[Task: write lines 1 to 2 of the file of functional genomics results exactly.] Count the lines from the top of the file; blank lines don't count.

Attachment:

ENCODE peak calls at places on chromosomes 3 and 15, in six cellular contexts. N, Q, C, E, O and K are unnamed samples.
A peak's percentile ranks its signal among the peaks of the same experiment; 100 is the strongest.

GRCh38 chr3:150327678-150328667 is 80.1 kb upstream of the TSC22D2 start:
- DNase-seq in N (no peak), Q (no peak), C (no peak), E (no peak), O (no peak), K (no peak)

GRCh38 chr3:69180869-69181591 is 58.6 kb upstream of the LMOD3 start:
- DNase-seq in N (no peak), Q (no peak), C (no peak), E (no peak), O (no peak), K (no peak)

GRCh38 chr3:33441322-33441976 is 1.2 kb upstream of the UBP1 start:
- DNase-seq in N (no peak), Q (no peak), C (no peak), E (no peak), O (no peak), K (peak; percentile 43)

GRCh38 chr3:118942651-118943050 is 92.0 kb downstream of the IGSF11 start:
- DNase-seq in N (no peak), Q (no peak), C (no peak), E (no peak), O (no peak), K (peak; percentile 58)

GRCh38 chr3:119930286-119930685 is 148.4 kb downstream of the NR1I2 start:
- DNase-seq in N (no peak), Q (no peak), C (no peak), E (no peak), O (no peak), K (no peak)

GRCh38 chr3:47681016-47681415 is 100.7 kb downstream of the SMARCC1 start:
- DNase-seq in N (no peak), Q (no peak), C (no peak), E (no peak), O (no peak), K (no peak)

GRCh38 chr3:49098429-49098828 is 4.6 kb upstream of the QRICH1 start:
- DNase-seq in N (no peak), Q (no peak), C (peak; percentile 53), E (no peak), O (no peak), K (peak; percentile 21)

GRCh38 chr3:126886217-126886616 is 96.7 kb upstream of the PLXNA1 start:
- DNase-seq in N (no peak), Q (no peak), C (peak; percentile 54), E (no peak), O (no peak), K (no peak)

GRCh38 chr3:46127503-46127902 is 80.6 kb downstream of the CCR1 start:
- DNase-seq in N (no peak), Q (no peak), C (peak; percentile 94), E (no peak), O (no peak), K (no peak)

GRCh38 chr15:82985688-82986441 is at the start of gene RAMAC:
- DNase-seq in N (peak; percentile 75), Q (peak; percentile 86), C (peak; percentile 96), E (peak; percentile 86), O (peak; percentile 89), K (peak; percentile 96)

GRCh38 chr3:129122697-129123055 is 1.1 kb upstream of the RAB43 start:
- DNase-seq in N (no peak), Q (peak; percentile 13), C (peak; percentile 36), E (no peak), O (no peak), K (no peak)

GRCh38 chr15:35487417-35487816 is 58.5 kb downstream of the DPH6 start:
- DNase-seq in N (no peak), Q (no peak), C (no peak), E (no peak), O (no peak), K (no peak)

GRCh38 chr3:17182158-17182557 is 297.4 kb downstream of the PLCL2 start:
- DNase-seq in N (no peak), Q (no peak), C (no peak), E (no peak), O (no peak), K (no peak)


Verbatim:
ENCODE peak calls at places on chromosomes 3 and 15, in six cellular contexts. N, Q, C, E, O and K are unnamed samples.
A peak's percentile ranks its signal among the peaks of the same experiment; 100 is the strongest.